The latest report of a United Nations independent expert has rightly inferred that the deepening poverty of millions is the most endemic human rights abuse in Burma today.
The report, by Paulo Sergio Pinheiro, notes that even government figures reveal that citizens spend around 73 percent of their disposable incomes on food alone, while international agencies estimate that one child in three aged under five is malnourished.
The preponderant cause of this misery is the government itself. Pinheiro observes that, for instance, the confiscating of land is often followed by new big projects which in turn bring more suffering. He points to seven new hydroelectric schemes in the north that have been accompanied by military demands for labor, money and goods from people living in their vicinity, to say nothing of the environmental damage caused.
All of this is very far removed from the unceasing images in state-run media of generals standing resolutely above new dams, cutting ribbons at the entrances of schools, and strolling over carpets of petals strewn by maidens across big bridges. In their world, national development is measured in terms of cubic meters of concrete poured and machines itemized. What can be seen to have been done is what matters.
The propaganda is striking because it is in these fields that the regime is failing spectacularly. The new bridges span rivers which are reached by roads of such poor condition that hire vehicles refuse to travel them. Schools have classrooms and chairs but lack teachers, and for that matter, students. Power lines run to houses without metering devices, and the dams anyhow are not supplying those with them: households boil rice with charcoal because constant outages mean that an electric cooker switched on for dinner may not be ready until breakfast.
Moreover, as Burma’s people have been forced to continue treading rocky roads, so too has the U.N.’s expert.
Eight years ago, Pinheiro got off to a good start. He took the job seriously and his preliminary reports were expansive and thoughtful. He built some bridges of his own and was able to do what his predecessors had not: visit the country. He accessed government ministries and prisons, but when he found a microphone under a table in an interview room during March 2003, he left. He was unable to come back until last year, when the authorities reluctantly conceded him a visit in the aftermath of the September uprising.
In the interim, Pinheiro continued to research from abroad and release findings annually, but his interest seemingly waned. His early attempts at getting a grip on things gave way to straightforward documenting, alongside frustrated comments about his inability to do more. By last year he had already exceeded his tenure, and would, like those before him have, quietly slipped away, but for the protests.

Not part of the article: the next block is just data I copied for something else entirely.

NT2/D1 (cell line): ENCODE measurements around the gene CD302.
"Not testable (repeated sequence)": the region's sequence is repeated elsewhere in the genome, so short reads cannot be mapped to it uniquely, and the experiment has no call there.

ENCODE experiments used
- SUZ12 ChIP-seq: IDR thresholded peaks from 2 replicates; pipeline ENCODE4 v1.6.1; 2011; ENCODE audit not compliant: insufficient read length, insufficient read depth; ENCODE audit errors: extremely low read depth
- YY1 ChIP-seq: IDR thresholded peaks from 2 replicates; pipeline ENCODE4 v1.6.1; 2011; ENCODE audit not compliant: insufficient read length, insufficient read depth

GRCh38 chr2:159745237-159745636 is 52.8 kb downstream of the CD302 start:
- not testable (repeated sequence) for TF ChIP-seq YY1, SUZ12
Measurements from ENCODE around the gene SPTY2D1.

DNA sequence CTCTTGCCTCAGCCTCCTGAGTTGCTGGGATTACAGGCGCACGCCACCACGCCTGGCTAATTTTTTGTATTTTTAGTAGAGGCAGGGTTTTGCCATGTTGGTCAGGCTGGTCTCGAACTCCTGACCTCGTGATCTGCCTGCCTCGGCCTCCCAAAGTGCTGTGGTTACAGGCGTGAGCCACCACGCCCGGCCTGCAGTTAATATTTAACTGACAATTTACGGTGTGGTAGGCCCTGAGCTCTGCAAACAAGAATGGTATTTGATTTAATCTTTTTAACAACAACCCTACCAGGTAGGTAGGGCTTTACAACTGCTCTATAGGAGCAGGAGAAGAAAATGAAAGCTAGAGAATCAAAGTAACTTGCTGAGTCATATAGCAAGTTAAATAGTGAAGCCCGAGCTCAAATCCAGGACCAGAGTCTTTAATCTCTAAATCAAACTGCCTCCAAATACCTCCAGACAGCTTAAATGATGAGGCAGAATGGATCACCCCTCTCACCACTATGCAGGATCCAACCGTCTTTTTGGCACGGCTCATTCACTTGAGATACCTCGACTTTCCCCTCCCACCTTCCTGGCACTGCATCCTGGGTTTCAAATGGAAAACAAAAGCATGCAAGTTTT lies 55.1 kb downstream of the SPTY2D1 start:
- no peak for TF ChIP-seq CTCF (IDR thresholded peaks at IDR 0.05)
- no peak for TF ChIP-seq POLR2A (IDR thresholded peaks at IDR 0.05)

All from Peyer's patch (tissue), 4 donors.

Pinheiro’s final report embodies both the usefulness of the work that he has done in these years as well as its profound flaws. On the one hand, the report establishes the commonality of humanitarian and human rights problems in Burma and correctly asserts that the unaccountability of state officials is a cause of rural poverty. It also argues that judicial non-independence is one reason for the growing gap between rich and poor, and calls for more research into land and resource management.
On the other, it stops short of exploring precisely how indigence is exacerbated by impunity and what international groups working in Burma can try to do about it. It glosses over problems of the judiciary before going on to talk about political prisoners, and does not draw lines between these cases and bigger issues of perverted criminal procedure. It iterates concern for the “continued misuse of the legal system” without examining what this really means.
Ultimately, the report encapsulates the enduring problem of the international community in dealing with Burma: we know what is going on, but we don’t. Incidents are documented, but their significance not properly understood. The linkages of human rights and humanitarian concerns are acknowledged, but no serious attempts are made at devising a common understanding of them, let alone a comprehensive strategy to address them. So things go on as usual, even if people pretend otherwise.
Human rights work can’t be assigned numerical value, so it’s not possible to conclude whether or not Pinheiro’s eight years were in balance worth it or not. But as an epitaph to his time served and a reminder to those continuing the job we have the following, not from his most recent report but from his statement to the United Nations Commission on Human Rights (now Human Rights Council) in 2004:
“I am convinced that this commission must act fast to strengthen the credibility of its special procedures. What is the value of making recommendations if member states neglect most of what we report or recommend? I must confess that I have made efforts always to include in my reports, recommendations that are both concrete and realistic… I must nonetheless report that the implementation of my recommendations by the government has been limited.”
Source: Burma’s rocky roads